Postanoxic encephalopathy is the key determinant of death or disability after successful cardiopulmonary resuscitation. Animal studies have provided proof-of-principle evidence of efficacy of divergent classes of neuroprotective treatments to promote brain recovery. However, apart from targeted temperature management (TTM), neuroprotective treatments are not included in current care of patients with postanoxic encephalopathy after cardiac arrest. We aimed to review the clinical evidence of efficacy of neuroprotective strategies to improve recovery of comatose patients after cardiac arrest and to propose future directions. We performed a systematic search of the literature to identify prospective, comparative clinical trials on interventions to improve neurological outcome of comatose patients after cardiac arrest. We included 53 studies on 21 interventions. None showed unequivocal benefit. TTM at 33 or 36°C and adrenaline (epinephrine) are studied most, followed by xenon, erythropoietin, and calcium antagonists. Lack of efficacy is associated with heterogeneity of patient groups and limited specificity of outcome measures. Ongoing and future trials will benefit from systematic collection of measures of baseline encephalopathy and sufficiently powered predefined subgroup analyses. Outcome measurement should include comprehensive neuropsychological follow-up, to show treatment effects that are not detectable by gross measures of functional recovery. To enhance translation from animal models to patients, studies under experimental conditions should adhere to strict methodological and publication guidelines.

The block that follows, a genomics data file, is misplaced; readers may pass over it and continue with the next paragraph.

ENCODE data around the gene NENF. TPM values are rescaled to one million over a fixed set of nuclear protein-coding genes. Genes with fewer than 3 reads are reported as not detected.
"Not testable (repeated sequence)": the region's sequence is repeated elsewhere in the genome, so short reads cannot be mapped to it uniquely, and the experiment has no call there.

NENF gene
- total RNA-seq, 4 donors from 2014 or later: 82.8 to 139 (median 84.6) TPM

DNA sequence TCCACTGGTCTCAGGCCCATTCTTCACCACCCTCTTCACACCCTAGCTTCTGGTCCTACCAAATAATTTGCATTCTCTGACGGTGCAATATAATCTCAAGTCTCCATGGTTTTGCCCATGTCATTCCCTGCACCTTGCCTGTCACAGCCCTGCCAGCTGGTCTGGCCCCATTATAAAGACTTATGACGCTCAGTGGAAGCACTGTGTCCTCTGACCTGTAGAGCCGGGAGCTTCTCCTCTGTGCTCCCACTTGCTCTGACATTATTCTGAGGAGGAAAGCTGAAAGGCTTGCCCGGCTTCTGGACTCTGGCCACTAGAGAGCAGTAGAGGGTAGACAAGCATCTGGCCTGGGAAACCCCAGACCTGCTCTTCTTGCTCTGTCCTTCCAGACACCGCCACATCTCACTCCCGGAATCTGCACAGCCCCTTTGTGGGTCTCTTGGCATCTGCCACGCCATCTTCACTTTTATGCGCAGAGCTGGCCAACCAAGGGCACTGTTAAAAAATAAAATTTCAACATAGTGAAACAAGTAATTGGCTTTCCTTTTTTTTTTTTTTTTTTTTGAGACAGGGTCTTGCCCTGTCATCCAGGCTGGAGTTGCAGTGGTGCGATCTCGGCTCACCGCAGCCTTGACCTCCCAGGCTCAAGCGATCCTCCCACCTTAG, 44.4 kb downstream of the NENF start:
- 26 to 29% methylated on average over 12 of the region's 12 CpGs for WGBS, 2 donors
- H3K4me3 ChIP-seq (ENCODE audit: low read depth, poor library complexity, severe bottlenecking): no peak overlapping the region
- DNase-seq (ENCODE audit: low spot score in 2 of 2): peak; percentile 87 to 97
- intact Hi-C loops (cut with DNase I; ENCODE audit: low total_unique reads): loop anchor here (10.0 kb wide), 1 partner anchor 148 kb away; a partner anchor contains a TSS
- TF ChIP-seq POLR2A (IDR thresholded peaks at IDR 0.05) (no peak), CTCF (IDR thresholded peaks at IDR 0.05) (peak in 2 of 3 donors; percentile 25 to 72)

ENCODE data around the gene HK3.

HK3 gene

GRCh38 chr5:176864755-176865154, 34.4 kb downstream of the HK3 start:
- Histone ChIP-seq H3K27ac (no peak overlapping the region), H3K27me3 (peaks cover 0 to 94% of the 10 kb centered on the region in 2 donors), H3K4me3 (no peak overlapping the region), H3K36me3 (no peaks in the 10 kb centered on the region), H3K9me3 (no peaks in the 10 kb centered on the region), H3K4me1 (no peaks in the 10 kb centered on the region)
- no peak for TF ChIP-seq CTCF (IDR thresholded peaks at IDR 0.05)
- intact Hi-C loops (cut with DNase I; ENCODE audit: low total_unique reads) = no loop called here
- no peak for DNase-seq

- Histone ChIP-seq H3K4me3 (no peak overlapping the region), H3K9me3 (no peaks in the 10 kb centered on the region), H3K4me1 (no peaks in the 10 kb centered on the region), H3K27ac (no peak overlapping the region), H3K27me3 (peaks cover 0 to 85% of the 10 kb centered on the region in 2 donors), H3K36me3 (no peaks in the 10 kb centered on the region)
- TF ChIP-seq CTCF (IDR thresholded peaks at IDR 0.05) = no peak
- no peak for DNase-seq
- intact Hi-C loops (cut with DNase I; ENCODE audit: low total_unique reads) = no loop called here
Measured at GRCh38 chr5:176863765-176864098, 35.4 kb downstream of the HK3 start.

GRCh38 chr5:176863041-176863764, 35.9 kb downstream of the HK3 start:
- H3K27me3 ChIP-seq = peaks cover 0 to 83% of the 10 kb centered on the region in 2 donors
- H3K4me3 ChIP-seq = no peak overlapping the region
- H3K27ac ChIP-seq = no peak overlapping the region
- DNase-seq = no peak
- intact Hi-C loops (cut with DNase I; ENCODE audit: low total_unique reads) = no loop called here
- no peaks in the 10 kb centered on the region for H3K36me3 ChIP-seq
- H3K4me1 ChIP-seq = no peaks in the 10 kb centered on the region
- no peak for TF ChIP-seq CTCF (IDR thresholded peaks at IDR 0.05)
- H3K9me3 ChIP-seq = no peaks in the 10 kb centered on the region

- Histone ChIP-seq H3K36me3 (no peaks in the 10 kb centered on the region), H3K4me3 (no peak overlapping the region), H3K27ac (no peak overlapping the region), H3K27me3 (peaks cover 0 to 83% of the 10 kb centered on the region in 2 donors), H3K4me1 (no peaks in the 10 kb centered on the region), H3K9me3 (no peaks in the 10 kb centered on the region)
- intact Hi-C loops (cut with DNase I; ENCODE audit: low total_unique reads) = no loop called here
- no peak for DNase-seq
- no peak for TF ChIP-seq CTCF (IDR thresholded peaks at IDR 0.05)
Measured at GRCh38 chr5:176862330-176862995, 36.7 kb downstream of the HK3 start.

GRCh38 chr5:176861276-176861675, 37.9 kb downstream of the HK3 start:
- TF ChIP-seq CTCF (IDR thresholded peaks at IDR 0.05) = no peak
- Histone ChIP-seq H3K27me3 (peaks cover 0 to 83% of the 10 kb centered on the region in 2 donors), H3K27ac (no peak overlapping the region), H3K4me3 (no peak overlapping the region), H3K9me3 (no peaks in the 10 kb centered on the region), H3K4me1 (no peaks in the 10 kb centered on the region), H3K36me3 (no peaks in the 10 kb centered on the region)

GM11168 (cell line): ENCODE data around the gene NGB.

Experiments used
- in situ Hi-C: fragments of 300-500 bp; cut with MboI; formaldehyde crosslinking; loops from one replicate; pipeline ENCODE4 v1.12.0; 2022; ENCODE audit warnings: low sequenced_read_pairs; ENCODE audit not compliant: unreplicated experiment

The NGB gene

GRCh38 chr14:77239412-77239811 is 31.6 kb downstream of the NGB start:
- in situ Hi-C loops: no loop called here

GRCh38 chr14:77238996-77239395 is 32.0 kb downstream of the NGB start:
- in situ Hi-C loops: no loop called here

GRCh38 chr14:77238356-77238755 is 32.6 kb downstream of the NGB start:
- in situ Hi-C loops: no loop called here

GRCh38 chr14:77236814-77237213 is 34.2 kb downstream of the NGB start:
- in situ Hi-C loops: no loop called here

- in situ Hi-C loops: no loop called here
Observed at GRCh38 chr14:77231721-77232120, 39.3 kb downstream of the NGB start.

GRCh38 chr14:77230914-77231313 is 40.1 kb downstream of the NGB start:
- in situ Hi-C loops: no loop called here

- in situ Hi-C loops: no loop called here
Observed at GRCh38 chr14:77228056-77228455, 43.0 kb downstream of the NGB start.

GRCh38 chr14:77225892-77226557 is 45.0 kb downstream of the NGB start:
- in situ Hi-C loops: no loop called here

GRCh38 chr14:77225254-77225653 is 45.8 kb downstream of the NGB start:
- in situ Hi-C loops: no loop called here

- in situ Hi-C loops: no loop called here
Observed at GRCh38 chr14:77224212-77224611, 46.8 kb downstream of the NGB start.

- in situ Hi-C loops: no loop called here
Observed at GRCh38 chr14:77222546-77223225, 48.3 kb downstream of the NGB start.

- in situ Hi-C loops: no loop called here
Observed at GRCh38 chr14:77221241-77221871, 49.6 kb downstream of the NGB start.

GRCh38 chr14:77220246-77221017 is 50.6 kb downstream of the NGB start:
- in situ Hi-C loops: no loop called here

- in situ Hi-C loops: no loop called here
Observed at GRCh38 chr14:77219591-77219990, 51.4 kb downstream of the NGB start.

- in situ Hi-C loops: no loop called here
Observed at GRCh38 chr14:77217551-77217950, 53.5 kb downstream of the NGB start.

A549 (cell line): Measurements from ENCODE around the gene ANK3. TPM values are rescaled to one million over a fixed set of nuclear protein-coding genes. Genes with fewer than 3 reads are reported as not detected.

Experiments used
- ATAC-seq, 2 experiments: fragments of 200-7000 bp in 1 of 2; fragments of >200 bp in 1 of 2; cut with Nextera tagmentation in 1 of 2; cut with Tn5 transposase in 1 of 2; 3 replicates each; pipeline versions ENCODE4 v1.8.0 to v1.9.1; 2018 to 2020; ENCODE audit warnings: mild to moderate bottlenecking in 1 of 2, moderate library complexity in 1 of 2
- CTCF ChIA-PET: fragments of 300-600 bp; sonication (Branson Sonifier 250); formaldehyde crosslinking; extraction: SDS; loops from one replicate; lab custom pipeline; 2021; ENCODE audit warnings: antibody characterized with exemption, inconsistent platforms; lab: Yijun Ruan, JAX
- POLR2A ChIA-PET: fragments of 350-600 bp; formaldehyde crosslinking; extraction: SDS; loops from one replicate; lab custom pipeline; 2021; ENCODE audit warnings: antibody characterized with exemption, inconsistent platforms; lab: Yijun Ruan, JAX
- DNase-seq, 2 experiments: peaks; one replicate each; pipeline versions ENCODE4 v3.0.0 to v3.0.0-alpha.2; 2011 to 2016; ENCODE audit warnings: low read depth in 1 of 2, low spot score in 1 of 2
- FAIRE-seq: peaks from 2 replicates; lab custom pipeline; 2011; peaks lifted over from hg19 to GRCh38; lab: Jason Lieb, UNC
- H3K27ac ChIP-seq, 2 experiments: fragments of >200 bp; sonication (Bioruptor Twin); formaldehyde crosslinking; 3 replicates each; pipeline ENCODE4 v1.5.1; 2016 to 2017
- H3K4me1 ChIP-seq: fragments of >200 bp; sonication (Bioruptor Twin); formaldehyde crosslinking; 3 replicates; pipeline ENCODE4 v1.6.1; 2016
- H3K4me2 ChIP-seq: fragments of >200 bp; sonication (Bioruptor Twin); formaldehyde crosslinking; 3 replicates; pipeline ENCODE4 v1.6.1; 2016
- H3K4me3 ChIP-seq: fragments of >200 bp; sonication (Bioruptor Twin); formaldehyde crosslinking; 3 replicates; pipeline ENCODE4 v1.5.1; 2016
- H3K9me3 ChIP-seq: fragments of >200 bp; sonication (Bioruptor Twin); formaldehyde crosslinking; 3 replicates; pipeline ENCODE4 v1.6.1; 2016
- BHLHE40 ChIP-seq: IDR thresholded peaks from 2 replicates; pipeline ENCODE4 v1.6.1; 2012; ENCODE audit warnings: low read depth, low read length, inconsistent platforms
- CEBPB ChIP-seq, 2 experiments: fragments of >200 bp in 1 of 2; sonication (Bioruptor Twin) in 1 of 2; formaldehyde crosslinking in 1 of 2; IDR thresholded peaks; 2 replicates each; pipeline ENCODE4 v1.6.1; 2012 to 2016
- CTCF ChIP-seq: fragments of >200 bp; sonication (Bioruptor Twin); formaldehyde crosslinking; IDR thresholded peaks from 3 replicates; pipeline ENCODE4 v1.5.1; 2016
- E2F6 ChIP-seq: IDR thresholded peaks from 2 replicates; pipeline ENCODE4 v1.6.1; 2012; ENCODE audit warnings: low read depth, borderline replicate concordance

- cerebral ischaemia
- hypoxic ischaemic brain injury
- post-cardiac arrest syndrome
- postanoxic coma